The first film in the Scream movie series to be directed by anyone other than Wes Craven, and the second script not written by Kevin Williamson, this is a film that very much highlights the lack of both of these talents behind the camera. Not that directors Matt Bettinelli-Olpin and Tyler Gillett are bad. I've enjoyed most of their work before this, to varying degrees, and they stay firmly in control of the mechanics of the film, as it were, with the actual visuals and editing here being the least of the problems with the film. The overall feel of the film still lacks something though, that confidence and playfulness that Craven could wind through all of his better works. That is never more apparent than in a sequence that should be playful and fun, with the frame being blocked in ways that leads viewers to expect a jump scare at any moment, but instead ends up irritating and tiresome as it plays the same trick in a couple of different ways.
Never mind the directors though, especially when the writers, James Vanderbilt and Guy Busick, have to shoulder almost all of the blame for how bad this is. It's probably easier for me to list my criticisms of the script here in a series of bullet points.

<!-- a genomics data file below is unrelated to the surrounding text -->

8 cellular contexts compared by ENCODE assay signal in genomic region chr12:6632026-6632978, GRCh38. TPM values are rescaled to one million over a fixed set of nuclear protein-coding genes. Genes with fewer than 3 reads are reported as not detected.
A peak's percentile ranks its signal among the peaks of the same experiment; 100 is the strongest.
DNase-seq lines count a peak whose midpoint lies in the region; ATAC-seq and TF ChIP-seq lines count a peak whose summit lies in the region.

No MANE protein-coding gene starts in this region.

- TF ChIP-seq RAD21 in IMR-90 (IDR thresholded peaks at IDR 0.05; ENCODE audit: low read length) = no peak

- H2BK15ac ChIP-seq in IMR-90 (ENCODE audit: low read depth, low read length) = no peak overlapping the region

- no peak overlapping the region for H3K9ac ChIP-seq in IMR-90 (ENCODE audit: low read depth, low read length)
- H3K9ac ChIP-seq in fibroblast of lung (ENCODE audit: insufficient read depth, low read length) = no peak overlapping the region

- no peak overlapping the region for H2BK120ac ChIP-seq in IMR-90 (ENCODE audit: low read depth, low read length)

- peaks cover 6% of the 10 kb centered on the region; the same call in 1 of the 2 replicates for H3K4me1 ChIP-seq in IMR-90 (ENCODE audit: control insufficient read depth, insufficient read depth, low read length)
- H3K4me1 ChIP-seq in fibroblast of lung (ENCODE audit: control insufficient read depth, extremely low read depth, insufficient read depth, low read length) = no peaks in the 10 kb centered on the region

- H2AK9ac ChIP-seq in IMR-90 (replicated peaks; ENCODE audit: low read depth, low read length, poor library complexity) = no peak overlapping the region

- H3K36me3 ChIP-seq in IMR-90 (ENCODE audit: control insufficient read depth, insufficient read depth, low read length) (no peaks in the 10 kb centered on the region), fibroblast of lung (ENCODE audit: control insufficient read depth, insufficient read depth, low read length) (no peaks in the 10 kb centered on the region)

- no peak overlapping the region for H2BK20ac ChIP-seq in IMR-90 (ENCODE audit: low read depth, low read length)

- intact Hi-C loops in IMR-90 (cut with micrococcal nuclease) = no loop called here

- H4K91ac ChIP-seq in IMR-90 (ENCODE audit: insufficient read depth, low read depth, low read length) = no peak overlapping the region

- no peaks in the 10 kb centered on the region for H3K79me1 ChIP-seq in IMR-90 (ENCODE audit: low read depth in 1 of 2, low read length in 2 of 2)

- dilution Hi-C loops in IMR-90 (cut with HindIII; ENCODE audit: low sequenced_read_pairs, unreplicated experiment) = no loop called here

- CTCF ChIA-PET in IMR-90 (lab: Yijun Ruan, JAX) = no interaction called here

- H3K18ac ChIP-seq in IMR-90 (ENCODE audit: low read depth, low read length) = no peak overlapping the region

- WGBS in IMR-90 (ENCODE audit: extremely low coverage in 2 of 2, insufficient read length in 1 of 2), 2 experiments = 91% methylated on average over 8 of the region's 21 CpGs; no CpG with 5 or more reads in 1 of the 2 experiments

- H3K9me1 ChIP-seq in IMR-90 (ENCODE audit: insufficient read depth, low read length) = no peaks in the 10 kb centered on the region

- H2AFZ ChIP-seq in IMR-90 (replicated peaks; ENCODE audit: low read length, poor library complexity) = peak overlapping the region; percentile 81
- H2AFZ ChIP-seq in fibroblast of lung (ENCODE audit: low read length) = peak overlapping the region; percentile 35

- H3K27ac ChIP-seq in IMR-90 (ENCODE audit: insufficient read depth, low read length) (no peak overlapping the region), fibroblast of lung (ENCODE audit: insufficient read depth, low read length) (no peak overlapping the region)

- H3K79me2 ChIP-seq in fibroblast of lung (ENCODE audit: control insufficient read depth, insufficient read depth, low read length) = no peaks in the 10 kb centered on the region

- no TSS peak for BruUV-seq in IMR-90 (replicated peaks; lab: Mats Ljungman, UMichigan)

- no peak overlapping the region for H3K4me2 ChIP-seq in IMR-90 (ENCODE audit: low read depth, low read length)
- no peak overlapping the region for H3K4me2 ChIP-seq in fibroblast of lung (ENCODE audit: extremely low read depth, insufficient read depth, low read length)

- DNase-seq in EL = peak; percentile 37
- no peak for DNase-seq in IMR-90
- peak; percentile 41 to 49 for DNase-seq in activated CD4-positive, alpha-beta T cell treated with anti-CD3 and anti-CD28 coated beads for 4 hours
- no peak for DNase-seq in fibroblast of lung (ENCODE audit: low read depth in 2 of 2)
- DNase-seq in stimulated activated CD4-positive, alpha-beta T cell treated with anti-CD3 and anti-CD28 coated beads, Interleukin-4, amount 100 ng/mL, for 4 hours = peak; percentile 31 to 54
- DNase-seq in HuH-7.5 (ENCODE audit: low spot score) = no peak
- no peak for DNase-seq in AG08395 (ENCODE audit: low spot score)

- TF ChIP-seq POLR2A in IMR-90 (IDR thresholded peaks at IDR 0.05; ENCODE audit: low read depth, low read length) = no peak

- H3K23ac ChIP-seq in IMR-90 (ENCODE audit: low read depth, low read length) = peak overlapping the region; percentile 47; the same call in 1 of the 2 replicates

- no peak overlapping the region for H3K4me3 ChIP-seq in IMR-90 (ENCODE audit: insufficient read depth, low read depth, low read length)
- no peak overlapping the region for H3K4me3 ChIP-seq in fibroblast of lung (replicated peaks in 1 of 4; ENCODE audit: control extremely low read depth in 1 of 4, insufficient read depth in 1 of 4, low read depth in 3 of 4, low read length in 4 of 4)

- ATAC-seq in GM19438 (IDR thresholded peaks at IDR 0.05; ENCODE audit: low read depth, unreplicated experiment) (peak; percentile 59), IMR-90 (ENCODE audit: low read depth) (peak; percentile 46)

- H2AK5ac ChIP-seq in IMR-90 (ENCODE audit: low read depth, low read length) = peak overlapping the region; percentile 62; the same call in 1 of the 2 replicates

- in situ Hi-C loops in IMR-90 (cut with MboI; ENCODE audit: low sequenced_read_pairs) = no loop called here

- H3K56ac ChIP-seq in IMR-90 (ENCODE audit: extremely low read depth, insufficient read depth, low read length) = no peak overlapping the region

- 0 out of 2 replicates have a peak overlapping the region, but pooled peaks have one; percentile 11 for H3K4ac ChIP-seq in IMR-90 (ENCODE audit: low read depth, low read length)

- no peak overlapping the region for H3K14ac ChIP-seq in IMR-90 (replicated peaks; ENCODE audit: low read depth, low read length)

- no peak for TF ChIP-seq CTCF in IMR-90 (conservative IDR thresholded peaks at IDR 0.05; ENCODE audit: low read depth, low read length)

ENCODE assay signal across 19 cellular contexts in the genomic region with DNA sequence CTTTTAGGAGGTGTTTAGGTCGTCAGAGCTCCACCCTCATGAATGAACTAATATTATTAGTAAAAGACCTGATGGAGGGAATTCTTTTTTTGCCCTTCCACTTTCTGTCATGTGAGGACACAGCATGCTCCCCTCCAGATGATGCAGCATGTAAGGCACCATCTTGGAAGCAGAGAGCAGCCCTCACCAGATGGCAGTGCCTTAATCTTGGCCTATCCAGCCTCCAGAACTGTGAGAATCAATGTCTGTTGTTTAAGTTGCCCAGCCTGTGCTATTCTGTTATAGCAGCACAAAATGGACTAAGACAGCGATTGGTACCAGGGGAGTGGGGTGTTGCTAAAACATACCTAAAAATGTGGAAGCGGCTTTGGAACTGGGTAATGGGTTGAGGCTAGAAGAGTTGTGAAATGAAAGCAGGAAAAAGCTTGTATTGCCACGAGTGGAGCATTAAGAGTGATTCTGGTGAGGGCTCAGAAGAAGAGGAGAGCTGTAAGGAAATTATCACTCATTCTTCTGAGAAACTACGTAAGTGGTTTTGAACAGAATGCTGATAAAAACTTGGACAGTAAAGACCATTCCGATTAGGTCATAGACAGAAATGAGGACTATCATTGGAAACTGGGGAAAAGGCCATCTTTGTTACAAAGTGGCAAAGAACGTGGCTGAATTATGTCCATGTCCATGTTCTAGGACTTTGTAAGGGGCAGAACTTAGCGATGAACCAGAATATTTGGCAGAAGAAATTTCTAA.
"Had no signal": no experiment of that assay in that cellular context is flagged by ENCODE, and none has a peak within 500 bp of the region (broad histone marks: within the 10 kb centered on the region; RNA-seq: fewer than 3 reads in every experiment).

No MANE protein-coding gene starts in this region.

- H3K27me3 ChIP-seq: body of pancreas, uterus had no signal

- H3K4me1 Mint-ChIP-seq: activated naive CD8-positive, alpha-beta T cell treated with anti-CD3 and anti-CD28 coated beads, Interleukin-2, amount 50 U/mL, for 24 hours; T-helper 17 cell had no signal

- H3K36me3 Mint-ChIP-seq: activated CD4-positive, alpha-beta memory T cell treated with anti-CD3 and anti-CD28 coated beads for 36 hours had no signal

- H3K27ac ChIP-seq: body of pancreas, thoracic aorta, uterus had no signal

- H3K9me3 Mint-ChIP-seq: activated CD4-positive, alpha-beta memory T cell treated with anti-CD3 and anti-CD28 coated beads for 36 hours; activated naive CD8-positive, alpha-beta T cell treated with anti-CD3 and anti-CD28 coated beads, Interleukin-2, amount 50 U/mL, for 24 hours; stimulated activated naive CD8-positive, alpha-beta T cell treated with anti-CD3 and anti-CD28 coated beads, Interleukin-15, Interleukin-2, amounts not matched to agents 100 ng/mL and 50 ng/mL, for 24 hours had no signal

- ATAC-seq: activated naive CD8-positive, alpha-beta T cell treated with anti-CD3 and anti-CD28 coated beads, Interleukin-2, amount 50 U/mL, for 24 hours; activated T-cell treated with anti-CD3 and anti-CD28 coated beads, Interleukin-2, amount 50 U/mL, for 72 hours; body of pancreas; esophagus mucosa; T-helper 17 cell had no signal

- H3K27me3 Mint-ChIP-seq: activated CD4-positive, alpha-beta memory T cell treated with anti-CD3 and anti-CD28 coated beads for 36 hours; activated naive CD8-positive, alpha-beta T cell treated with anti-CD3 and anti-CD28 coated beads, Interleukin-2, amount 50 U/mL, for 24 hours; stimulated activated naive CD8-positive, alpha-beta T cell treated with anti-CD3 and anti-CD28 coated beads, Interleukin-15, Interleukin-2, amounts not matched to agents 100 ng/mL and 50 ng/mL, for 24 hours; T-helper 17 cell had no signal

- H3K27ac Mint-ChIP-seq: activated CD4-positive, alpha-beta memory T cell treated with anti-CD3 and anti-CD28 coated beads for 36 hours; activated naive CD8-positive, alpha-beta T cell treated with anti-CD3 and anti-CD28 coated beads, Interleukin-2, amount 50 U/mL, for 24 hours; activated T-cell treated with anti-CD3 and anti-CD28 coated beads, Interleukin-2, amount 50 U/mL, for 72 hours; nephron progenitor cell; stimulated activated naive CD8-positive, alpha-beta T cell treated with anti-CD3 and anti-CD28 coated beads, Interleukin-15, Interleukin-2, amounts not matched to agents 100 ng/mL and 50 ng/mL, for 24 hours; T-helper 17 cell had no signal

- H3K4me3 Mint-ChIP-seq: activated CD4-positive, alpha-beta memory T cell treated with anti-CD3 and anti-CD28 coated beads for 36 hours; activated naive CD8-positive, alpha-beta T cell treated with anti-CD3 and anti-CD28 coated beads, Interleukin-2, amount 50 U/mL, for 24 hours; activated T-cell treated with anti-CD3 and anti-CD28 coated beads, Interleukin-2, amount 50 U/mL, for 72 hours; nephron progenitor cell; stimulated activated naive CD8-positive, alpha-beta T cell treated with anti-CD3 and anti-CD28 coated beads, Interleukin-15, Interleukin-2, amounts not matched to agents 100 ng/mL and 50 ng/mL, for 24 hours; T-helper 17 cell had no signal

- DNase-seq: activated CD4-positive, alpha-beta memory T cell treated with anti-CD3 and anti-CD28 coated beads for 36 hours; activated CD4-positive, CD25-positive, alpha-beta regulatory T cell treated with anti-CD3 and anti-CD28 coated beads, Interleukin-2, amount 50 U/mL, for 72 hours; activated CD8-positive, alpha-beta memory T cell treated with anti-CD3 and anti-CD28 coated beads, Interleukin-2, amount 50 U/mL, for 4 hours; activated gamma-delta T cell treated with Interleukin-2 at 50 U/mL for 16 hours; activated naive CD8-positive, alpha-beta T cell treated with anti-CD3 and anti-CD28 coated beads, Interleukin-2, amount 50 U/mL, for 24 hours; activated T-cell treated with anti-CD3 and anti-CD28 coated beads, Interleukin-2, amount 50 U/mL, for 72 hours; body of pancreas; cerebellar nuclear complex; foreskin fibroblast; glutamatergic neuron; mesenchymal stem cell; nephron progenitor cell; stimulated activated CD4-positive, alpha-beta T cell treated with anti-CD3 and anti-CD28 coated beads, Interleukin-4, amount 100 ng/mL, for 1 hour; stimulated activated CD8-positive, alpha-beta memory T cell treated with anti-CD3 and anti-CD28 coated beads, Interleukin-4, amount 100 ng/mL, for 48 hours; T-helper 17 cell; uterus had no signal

* A distinct lack of tension. In attempting to feel fun and unpredictable, the writers made this arguably the most predictable, and therefore boring, entry in the series. So far.
* A killer so obvious that I really hoped my gut feeling was wrong. It wasn't. I saw the end of this thing coming a mile away. That's down to sloppy writing, whether it's to do with just dismissing characters until they start to become more prominent when you know the final reveal is due or interactions between characters that feel like they're pointing a neon-lit arrow at someone.